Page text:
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Conference Abstracts

Creating a collaborative working culture across Health and Child Protection to support vulnerable pregnant women


Daniela Lewkowicz ,

Family and Community Services, AU
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Zia Tayebjee

Sydney Local Health District, AU
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Introduction: Annually, a small number of babies born at two Sydney hospitals are considered at risk of child abuse/neglect because of factors such as domestic violence, parental drug or alcohol addiction or unmanaged mental illness resulting in statutory child protection becoming involved. Historically, families’ first contact with child protection authorities would often be at the hospital following the birth of their baby.  Caseworkers would conduct an emergency assessment, sometimes immediately removing the baby from their parents’ care.  Such action traumatised parents, distressed staff and disrupted infant attachments.

Short description of practice change implemented: The Pregnancy Family Conferencing (PFC) program is a cross agency and interdisciplinary program introduced to work with families early in their pregnancy to provide coordinated and integrated healthcare and support to reduce risk to their babies upon birth.  The program is a partnership between the health service responsible for the hospitals - Sydney Local Health District (SLHD) and the statutory child protection authority, Family and Community Services (FACS). 

Aim and theory of change: The program aims to have transparent conversations with families through a series of meetings with healthcare professionals, child protection caseworkers and other services working with a family.  The meetings are run by an independent facilitator who helps participants agree on what needs to change for the safety of the baby and formulate case plans which support families to make these changes.

Targeted population and stakeholders: The program is targeted at highly vulnerable families who are at risk of their babies being taken into care by the statutory agency. The key stakeholders include families and professionals from Health and FACS.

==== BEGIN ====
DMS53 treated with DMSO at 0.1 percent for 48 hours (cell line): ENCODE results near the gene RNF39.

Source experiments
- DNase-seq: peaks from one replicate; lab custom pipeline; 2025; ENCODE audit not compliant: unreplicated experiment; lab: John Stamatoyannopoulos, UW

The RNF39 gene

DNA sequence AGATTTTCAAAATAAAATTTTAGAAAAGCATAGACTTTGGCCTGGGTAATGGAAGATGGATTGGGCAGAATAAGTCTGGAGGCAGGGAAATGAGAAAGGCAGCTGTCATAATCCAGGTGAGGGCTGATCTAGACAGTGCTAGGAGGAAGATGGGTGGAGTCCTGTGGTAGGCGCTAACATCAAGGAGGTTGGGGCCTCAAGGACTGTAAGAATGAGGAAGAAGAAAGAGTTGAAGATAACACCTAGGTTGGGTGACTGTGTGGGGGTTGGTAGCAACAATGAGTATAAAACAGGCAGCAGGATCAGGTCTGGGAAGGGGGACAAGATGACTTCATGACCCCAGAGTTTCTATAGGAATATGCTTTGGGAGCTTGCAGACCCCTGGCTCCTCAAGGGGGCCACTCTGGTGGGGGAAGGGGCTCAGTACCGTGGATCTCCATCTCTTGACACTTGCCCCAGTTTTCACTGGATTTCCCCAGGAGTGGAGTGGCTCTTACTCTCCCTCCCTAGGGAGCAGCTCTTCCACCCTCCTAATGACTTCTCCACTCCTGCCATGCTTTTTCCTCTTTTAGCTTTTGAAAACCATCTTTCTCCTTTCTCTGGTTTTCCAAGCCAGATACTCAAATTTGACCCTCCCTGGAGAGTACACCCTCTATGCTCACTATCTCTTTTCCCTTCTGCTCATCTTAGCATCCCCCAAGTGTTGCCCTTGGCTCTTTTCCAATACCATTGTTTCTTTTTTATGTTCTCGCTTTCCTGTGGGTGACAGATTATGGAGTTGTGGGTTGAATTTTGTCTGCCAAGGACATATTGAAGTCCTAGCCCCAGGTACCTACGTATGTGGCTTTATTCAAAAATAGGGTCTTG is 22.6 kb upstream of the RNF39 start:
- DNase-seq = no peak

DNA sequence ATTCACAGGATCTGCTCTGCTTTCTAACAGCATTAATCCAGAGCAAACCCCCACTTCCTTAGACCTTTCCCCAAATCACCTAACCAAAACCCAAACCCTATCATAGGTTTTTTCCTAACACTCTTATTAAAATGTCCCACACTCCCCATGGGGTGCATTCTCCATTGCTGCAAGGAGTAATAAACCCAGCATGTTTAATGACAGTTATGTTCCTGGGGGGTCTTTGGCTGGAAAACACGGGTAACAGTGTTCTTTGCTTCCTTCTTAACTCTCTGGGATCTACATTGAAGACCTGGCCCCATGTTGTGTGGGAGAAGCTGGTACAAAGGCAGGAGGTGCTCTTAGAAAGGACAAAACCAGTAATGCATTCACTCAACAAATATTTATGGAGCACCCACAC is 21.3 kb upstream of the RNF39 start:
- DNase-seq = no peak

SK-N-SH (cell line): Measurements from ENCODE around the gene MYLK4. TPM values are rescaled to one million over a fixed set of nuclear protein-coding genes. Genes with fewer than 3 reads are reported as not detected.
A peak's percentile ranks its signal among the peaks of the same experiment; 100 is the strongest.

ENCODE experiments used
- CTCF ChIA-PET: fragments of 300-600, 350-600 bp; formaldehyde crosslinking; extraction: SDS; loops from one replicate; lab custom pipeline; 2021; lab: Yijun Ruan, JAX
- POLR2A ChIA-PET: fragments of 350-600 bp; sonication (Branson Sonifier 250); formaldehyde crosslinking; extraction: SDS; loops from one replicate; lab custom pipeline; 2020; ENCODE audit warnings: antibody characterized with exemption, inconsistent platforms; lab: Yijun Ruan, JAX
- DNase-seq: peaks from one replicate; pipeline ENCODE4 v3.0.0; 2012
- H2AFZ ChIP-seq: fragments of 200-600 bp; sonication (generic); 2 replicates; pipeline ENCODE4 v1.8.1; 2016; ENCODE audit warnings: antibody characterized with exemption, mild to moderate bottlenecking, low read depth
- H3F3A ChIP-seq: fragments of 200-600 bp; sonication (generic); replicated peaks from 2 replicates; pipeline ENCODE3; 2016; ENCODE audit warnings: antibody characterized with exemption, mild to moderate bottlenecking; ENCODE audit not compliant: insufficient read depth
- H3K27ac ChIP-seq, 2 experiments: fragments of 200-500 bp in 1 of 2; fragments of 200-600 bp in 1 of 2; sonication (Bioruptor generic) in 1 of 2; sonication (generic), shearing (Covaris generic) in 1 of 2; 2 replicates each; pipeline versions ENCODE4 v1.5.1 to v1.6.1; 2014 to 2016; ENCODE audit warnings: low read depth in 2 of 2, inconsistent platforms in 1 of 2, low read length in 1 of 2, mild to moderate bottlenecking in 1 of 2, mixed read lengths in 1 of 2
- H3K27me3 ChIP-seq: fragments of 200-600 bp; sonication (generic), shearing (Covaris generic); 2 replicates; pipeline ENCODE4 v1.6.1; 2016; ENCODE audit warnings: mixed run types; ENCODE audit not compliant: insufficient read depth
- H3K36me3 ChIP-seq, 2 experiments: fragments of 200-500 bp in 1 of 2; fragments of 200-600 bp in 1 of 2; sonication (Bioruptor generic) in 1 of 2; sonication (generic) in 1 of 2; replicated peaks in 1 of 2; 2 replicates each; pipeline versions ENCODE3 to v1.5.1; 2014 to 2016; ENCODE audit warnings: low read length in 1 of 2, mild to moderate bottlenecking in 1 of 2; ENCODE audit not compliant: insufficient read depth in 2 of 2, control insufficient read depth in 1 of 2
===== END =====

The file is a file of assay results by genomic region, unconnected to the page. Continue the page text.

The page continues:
Timeline: Initial discussions about piloting the program began in 2010.  Following consultation and negotiation between the two organisations the program commenced in April 2012.

 Highlights: PFC has more than doubled its participation rates since its inception and outcomes indicate that the majority of families are retaining the care of their babies. There has also been a significant positive impact on the collaborative practice of professionals across organisations who have created a culture of shared responsibility when supporting vulnerable pregnant women.

Comments on sustainability: A key driver of the program’s sustainability is the unique role of the program Coordinator- a jointly funded and supervised position.  The Coordinators conduct evaluation activities to ensure  program improvement and support practitioners from both organisations whenever difficulties arise.

Comments on transferability: The success of the program in the Sydney district has led to it adaptation in other parts of the state.

Conclusions: We will reflect on the challenging process of implementing a partnership program which has required both agencies to shift ingrained work practices, learn to share information and resources and build trust to provide coordinated and collaborative care to families in need of healthcare and support.

Discussions  and  Lessons learned: Interagency and interdisciplinary collaboration is embedded within the PFC approach at every level and is dependent on trusting, genuine relationships with our colleagues across agencies and with families.

How to Cite: Lewkowicz D, Tayebjee Z. Creating a collaborative working culture across Health and Child Protection to support vulnerable pregnant women. International Journal of Integrated Care. 2019;19(4):92. DOI:
Published on 08 Aug 2019.


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